Anne Howard, a mother of two teenage daughters in San Francisco, said she was a loyal Lululemon customer and enjoyed shopping at a store near her home. But when she bought a gift for her husband this holiday, she chose Nike jerseys because the No. 1 pick for her husband was Nike, not Lululemon.
“If I give him a Lululemon, then he will probably ask me what it is,” she said. “Nike? No questions asked.”
Lululemon, which acquired the at-home workout equipment maker Mirror early in this year, has reported huge sales growth even in the pandemic as people worked out at home and adopted sportswear and loungewear as their daily wardrobes. Based on continued sales momentum, its stock outperformed that of sportswear giant Nike. But Lululemon may not be able to maintain its strong sales growth rates and take over Nike’s leading position in the industry amid intensifying competition.
For its third quarter, which ended Nov. 1, Lululemon reported a 94% growth in the direct-to-consumer (DTC) revenue, which was driven by consumers’ massive online shopping on its website.
Online sales have come to generate a larger part of Lululemon’s revenue over the last five years.
The soaring online sales offset declines in foot traffic in brick-and-mortar stores during the pandemic, so for its third quarter, the company reported $1.1 billion in sales, 22% up from the same period the previous year. The company’s earnings went up to 143.5 million, an increase of 14% year on year.
Because of the continuing pandemic uncertainty, Lululemon did not provide a full outlook for 2020 at its conference call, but analysts expect its revenues will hit $4.3 billion for the current fiscal year ending on Feb. 28, 2021. The revenue is projected to leap to $5.4 billion in fiscal 2022.
Lululemon’s CEO, Calvin McDonald, said in an interview with CNBC on Dec. 15 that he did not expect sales growth to slow even after the pandemic ends thanks to the robust growth in online sales.
“We don’t see any dramatic impact in the reduction of the momentum in the business,” he said. He added that the company plans “to double its men’s business, digital sales, and quadruple the international sales.”
But Lululemon may not achieve these goals due to increasing competition. Some Lululemon customers are already turning to its competitors as more leading sportswear companies, which already have a broader customer base than Lululemon, challenge the company by developing premium products that are modeled on Lululemon’s offerings.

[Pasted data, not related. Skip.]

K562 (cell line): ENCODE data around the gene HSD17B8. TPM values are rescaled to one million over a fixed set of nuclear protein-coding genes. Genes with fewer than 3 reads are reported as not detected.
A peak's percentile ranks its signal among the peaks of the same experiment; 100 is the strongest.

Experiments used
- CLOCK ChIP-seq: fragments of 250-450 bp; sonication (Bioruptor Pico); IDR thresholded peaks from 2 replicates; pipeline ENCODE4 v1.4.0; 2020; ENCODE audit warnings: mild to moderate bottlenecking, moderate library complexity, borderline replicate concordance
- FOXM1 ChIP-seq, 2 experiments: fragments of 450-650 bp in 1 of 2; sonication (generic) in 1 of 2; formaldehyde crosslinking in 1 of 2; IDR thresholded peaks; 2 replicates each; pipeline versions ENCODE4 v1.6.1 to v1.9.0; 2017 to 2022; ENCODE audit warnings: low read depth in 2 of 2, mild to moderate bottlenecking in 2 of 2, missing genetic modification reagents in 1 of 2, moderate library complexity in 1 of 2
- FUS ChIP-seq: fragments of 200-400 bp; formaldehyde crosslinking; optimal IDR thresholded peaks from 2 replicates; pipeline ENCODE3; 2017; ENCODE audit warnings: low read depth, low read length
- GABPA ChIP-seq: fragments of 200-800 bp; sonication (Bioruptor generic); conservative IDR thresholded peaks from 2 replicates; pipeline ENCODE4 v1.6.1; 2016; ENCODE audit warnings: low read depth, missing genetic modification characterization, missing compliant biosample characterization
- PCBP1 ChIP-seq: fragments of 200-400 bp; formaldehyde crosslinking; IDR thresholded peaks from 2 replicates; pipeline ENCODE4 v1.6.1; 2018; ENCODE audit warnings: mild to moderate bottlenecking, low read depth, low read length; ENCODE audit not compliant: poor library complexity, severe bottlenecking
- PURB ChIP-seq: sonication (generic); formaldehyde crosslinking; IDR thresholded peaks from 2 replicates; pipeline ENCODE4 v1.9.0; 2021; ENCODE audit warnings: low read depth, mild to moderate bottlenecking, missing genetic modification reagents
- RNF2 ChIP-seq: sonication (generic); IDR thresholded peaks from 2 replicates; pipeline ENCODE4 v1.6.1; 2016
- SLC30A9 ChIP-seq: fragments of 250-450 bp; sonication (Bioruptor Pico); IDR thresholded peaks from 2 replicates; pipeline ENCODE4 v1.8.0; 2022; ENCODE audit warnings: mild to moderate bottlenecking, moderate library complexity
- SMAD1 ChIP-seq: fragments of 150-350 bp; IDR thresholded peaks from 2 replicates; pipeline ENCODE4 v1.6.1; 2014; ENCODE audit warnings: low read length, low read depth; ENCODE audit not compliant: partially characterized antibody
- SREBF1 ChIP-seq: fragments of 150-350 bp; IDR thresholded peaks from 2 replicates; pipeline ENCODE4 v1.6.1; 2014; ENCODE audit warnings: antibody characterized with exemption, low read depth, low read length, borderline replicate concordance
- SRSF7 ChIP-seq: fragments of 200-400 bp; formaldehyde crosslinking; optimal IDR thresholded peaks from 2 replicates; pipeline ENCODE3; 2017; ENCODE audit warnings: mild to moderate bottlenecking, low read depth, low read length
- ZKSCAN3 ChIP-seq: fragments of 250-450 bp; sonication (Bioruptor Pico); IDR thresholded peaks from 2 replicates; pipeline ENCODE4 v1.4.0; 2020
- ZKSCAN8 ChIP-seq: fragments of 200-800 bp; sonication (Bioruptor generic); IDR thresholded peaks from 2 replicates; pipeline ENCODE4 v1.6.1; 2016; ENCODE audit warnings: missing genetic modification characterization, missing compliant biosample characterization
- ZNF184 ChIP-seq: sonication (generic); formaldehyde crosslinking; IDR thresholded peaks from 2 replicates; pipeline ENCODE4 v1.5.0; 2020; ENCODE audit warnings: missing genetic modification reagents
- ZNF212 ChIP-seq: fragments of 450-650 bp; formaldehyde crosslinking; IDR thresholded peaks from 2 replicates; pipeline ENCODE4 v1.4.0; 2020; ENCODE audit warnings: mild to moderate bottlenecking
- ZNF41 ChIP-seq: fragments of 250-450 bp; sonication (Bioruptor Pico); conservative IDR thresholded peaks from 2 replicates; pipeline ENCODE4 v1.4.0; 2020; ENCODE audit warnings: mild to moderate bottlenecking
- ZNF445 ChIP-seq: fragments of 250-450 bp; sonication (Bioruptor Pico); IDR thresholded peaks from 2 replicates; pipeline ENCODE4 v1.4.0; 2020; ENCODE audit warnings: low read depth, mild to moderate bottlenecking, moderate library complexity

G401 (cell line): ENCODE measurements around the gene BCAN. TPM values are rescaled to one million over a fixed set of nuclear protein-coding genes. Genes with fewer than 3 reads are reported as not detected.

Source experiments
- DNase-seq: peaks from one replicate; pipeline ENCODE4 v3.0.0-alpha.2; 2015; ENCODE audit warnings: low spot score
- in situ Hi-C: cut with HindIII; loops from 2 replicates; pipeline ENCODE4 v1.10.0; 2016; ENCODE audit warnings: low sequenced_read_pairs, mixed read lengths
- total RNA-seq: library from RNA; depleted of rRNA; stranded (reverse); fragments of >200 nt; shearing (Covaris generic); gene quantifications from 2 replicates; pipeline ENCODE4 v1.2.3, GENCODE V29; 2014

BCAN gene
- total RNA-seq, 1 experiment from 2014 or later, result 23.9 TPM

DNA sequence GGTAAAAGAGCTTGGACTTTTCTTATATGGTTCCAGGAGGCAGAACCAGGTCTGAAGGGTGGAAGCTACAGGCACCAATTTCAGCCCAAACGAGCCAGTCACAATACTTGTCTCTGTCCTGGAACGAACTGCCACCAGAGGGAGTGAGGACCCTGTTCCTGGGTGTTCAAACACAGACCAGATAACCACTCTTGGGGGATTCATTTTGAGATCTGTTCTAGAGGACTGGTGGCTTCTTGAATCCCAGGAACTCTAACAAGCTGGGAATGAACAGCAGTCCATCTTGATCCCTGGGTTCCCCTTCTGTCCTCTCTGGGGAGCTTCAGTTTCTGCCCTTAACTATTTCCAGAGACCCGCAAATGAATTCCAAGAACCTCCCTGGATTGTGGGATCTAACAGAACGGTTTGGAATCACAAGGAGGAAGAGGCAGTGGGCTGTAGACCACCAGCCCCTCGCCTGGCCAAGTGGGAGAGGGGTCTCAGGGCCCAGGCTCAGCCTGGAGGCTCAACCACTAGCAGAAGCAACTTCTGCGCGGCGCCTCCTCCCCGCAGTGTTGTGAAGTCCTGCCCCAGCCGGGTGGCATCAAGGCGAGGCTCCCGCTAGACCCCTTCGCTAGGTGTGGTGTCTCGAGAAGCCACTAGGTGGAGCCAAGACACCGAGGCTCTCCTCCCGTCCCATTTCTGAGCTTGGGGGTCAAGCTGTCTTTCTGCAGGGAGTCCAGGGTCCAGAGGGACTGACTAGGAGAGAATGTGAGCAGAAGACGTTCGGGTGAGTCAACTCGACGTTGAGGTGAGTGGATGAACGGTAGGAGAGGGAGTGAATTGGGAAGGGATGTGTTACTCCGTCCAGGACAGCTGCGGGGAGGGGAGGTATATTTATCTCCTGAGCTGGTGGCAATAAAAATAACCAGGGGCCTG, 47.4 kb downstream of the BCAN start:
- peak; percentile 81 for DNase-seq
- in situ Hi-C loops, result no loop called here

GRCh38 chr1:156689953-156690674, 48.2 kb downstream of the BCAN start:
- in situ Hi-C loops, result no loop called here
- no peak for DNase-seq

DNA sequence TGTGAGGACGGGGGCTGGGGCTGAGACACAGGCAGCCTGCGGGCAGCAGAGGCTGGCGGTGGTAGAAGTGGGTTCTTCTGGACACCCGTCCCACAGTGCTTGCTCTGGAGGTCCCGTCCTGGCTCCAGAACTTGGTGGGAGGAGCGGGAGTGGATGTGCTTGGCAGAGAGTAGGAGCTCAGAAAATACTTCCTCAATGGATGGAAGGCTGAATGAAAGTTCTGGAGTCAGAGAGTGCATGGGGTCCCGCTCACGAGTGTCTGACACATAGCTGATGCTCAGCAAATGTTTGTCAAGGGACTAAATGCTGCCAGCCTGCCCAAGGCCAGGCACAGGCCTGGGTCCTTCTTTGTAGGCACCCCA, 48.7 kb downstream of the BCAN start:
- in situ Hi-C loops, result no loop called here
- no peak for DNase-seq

The luxury activewear brand Koral collaborated with the Italian sportswear maker Kappa on a new collection, the Koral x Kappa, which launched in May. Guess, a casual clothing retailer, also launched an athleisure collection in May.
“Lululemon has been strong for the past three years, but it does not exist in a zero-competition world,” said David Swartz, an equity analyst at investment research firm Morningstar Research Services LLC.
Not only is competition escalating in the premium activewear market but expanding a market is also challenging for Lululemon to do, especially in menswear, where Nike built a stronghold.
In Lululemon’s profitable third quarter, menswear sales growth of 14% trailed the 22% growth for women’s.
Lululemon has branded a luxury image targeting the upper-middle-class millennials with a fitness mindset, including yoga-savvy women. The niche market has hindered the company from appealing to a wider customer base, including Howard’s husband.
“To Lululemon, men’s is in more direct competition with established companies like Nike,” Swartz said. He added that Lululemon was not the only sportswear company that showed “better-than-expected growths.”
Nike, which has a loyal customer base in menswear, reported a 9% increase in its revenue and a 12% surge in its net income from a year earlier in the quarter ended Nov. 30 with an 84% jump in digital sales.
As two athleisure companies’ revenue have climbed, their stock prices have also ascended. Lululemon gained 61% over a year, exceeding Nike’s 40%.
Since Lululemon has beaten analysts’ expectations every quarter in 2020, investors’ expectations are now exceptionally high. If small indicators show the company being insufficiently competitive, the stock market is likely to react negatively.
“Concerns would be that if Lululemon ever misses a quarter, stocks will be sold a lot,” Swartz said. “When the expectation is this high, any kind of slowdown in its business or miss of a quarter will be perceived negatively.”